Archaeornithura: a basal modern bird from 130 mya

Figure 1. Archaeornithura meemannae DGS tracing over aligned plate and counter plate (left). Tracing without fossil at right. Lateral view of post cervical skeleton (with black body outline).

Figure 1. Archaeornithura meemannae DGS tracing over aligned plate and counter plate (left). Tracing without fossil at right. Lateral view of post cervical skeleton (with black body outline). Click to enlarge. Different from a chicken or sparrow: 1. smaller sternum, 2. more gracile ventral pelvis, 3. longer tail and 4. unfused manus bones. The broad and robust sacrum is similar to modern birds.

A recent paper by Wang et al. (2015) brings us the earliest bird of modern aspect, one from the modern Ornithomorpha clade (all living birds), Archaeornitura (Fig. 1). It lived 130 mya in the Early Cretaceous. Two specimens were found. Both had rich feather preservation with primary wing feathers long enough for flight.

Primitive, yet modern
The sternum is small. The ventral pelvis is gracile. The sacrum is large and robust, but not fused together and not fused to the ilium. At least one specimen appears to have retained a long set of tail bones. The coracoids were long and firmly attached to a large sternum, though not nearly as large as in modern flying birds. The fingers were reduced, but unfused. The skull was not well preserved in either specimen. About nine not-very-long cervicals were present. Not much, if any, of a pubic boot in Archaeornithura, but all sister tested sister taxa have one.

Compare the skeleton
of Archaeornithura (Fig. 1) to that of Gallus the chicken (Fig. 2). The chicken, like most modern birds, has a larger, deeper sternum, a larger deeper ventral pelvis, fused fingers and more cervicals.

Figure 1. Gallus the chicken is representative of modern birds. Note the large size of the sternum and ventral pelvis, the fused manual bones, the extended cervical series and the reduced tail

Figure 1. Gallus the chicken is representative of modern birds. Note the large size of the sternum and ventral pelvis, the fused manual bones, the extended cervical series and the reduced tail

So, in pterosaurs and their predecessors 
the pectoral and pelvic girdles came first, the wings developed later. In birds, the wings came first, the pectoral and pelvic girdles took a while to develop.

References
Wang M et al. (7 other authors) 2015. The oldest record of ornithuromorpha from the early cretaceous of China. 6:6987 DOI: 10.1038/ncomms7987

Yi qi and Occam’s razor

Yesterday and earlier we looked at the new dino-bird, Yi qi. This is the third and final note.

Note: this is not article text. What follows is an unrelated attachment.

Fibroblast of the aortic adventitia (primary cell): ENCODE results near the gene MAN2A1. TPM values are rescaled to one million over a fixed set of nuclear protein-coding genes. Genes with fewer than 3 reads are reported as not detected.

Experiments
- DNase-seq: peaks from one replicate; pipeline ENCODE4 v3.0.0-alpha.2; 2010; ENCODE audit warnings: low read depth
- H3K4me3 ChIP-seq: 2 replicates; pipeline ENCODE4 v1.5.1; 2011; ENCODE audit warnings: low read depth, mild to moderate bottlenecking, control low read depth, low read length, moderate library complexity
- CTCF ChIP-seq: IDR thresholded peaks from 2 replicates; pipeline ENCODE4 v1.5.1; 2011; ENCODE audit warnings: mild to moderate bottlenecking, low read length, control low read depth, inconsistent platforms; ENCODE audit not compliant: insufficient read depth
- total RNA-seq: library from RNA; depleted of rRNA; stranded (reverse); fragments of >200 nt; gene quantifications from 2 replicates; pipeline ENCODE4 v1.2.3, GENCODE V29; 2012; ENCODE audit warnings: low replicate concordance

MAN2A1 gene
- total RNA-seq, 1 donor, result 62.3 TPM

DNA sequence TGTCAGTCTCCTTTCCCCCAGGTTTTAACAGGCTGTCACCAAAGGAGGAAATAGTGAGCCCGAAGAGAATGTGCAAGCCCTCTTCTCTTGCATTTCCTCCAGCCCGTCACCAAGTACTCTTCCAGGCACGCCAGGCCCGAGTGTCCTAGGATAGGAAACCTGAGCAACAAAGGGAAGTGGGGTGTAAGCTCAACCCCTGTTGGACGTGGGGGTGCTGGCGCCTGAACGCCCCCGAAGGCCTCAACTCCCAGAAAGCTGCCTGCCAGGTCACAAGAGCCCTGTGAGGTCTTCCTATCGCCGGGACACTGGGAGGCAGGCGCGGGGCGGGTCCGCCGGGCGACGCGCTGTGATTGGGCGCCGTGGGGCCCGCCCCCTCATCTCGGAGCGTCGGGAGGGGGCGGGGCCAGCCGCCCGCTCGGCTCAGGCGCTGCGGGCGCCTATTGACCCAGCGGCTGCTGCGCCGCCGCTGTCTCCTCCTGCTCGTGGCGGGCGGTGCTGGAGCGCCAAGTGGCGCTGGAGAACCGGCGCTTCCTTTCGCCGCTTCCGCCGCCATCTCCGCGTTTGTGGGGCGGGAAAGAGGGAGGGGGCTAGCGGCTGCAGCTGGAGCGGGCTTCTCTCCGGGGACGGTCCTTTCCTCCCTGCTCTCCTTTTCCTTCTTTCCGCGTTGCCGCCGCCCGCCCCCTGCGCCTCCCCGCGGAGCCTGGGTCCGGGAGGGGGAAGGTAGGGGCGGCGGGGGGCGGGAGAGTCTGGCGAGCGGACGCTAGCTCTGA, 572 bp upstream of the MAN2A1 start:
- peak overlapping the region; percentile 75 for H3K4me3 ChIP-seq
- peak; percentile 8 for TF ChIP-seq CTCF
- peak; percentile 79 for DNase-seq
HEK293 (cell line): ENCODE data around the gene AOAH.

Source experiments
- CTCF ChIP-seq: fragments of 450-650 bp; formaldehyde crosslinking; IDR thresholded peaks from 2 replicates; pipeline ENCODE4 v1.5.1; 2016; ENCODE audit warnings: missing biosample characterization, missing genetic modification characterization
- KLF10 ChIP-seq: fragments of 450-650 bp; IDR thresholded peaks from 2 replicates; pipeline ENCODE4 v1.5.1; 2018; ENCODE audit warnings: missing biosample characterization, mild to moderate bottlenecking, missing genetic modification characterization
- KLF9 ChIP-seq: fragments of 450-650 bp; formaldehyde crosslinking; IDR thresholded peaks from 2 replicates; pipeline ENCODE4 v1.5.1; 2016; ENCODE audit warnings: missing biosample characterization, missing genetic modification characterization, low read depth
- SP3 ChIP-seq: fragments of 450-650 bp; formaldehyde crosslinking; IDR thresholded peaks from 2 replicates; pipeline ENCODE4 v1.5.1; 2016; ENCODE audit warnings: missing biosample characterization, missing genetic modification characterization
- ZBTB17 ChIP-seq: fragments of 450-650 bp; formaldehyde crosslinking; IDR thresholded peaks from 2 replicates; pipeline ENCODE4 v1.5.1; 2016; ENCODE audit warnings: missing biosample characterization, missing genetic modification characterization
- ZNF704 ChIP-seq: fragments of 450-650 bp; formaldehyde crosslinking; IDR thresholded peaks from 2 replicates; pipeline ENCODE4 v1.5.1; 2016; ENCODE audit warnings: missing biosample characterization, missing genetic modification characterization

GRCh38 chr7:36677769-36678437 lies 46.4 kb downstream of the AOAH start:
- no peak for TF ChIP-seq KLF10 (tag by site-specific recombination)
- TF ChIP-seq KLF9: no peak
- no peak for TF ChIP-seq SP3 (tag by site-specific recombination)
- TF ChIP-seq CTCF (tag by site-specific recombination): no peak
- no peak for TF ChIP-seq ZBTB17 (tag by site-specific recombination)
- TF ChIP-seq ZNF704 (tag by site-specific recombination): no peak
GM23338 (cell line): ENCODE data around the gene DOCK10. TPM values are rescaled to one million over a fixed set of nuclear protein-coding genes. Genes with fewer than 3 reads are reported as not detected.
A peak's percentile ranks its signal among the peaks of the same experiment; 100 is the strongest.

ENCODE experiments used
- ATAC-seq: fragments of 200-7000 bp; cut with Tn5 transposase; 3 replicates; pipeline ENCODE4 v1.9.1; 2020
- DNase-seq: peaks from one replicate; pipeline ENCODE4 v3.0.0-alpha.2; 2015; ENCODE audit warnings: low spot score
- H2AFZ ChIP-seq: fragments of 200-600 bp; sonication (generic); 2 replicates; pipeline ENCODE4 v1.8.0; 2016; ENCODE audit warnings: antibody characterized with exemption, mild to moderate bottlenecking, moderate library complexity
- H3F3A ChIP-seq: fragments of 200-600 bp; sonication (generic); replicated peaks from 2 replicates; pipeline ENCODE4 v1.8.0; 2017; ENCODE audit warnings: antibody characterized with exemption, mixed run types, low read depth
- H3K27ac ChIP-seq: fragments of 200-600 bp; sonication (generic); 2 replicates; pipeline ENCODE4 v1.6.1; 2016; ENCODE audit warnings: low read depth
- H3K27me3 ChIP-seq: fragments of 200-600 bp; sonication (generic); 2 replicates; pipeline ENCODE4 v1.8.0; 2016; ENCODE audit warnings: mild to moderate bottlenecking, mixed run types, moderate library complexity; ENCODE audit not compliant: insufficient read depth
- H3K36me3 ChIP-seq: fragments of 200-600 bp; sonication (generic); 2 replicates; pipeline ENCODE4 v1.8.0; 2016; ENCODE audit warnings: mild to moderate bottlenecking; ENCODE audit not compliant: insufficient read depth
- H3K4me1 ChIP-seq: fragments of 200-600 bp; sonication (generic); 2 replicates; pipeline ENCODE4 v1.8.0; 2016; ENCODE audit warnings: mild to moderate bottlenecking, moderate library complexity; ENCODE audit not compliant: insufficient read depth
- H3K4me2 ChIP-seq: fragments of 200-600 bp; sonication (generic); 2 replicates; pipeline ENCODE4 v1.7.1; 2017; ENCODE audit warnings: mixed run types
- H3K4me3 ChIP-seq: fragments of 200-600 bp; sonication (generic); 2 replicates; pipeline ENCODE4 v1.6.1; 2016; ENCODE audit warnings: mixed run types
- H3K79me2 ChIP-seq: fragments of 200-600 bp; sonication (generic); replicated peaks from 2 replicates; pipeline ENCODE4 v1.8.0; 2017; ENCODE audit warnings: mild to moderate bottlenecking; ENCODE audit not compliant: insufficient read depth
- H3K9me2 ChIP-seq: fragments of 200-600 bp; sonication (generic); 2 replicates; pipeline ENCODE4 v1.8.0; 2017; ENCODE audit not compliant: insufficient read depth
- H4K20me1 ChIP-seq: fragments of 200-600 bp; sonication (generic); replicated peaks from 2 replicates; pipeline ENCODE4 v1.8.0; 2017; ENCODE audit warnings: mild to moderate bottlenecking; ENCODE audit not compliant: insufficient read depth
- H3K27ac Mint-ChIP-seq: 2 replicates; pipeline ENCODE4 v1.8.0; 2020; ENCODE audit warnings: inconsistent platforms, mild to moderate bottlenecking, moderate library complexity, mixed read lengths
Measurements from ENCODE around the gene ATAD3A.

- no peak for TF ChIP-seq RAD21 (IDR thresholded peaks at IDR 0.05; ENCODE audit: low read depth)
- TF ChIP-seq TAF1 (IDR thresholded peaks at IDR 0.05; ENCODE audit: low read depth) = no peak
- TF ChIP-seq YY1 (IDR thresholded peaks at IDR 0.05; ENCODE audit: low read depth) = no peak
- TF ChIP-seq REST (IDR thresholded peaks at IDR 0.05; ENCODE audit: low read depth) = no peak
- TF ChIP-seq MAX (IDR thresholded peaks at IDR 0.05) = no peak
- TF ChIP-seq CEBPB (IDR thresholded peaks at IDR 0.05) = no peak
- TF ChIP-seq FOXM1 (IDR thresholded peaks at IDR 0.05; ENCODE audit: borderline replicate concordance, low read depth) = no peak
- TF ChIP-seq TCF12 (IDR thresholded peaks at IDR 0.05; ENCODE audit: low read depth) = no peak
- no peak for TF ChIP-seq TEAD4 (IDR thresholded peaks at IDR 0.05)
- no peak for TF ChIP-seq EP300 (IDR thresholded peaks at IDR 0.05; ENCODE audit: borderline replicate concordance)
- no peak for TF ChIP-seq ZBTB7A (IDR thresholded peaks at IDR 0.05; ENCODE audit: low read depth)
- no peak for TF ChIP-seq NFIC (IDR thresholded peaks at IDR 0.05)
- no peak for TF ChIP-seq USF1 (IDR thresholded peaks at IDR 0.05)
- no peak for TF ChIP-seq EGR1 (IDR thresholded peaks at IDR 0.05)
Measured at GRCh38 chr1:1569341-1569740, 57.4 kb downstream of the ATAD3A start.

Figure 1. Identification errors (in red) on the original Yi qi diagram from Xu et al. 2015.

Figure 1. Identification errors (in red) on the original Yi qi diagram from Xu et al. 2015. LSE = left styliform element. RSE = right styliform element.

To reiterate: 
In Xu et al. (2015) the authors noted a new long bony element in the fore limb of Yi qi (Fig. 1) never before seen on any bird, dinosaur, or archosaur. They labeled the new bone a ‘styliform element’ in accord with similar elements in flying squirrels. Chemical analysis determined that the new bone was indeed bone. This long bone, as long as (or in the opinion of the authors, longer than) any other forelimb element appeared to be attached at one end to the wrist, and at the other end, to nothing else. In certain flying squirrels, the styliform extends laterally to expand the width of the gliding membrane. Xu et al. also compared the unfamiliar bone to similar bones in gliding marsupials, bats and pterosaurs (the pteroid), all of which arise from different parts of the anatomy, frame extradermal membranes and are employed during aerial exercises.

Xu et al. wrote:
“The most striking feature of Yi is the presence of an anomalous, slightly curved, distally tapered, rod-like structure whose length considerably exceeds that of the ulna, associated with each wrist and apparently extending from the ulnar side of the carpus. However, the rod-like bone of the forelimb of Yi is morphologically unlike any normal theropod skeletal element. Indeed, no equivalent of the rod-like bone is known in any other dinosaur even outside Theropoda,” So Yi qi had potentially analogous structures among other tetrapods, but not among birds or other dinosaurs.

The big question is:
was the new bone indeed longer than the ulna? If you trace the elements as they are (Figs. 1, 2), the new bone is not longer than the ulna.

yi-qi-recon1000b

Figure 2. Yi qi tracing of the in situ specimen using DGS method and bones rearranged, also using the DGS method, to form a standing and flying Yi qi specimen. Note the lack of a styliform element, here identified as a left radius and right ulna.

It’s easy to make errors here
The right radius is incomplete and splintered (Figs. 1-3) so that it looks like a radius and ulna. The distal right radius is lost beyond the edge of the matrix. The right so-called ‘styliform element’ extends beyond the elbow and was presumed to also extend beyond the end of the matrix. However, taken ‘as is’ the two so-called ‘styliform elements’ are actually similar in length to each other and similar to the virtually complete left ulna.

Taphonomic churning
Evidently the elements were churned prior to burial with medial digits of the left hand now lateral and the right foot high kicking like a Rockette. Thus Padian’s comment, “Yi qi’s body is not preserved below the ribcage, so reconstructions of the pelvis, hindlimbs and tail must be conjectured from what is known of other scansoriopterygids,” is incorrect or an oversight (see Figs. 1, 2).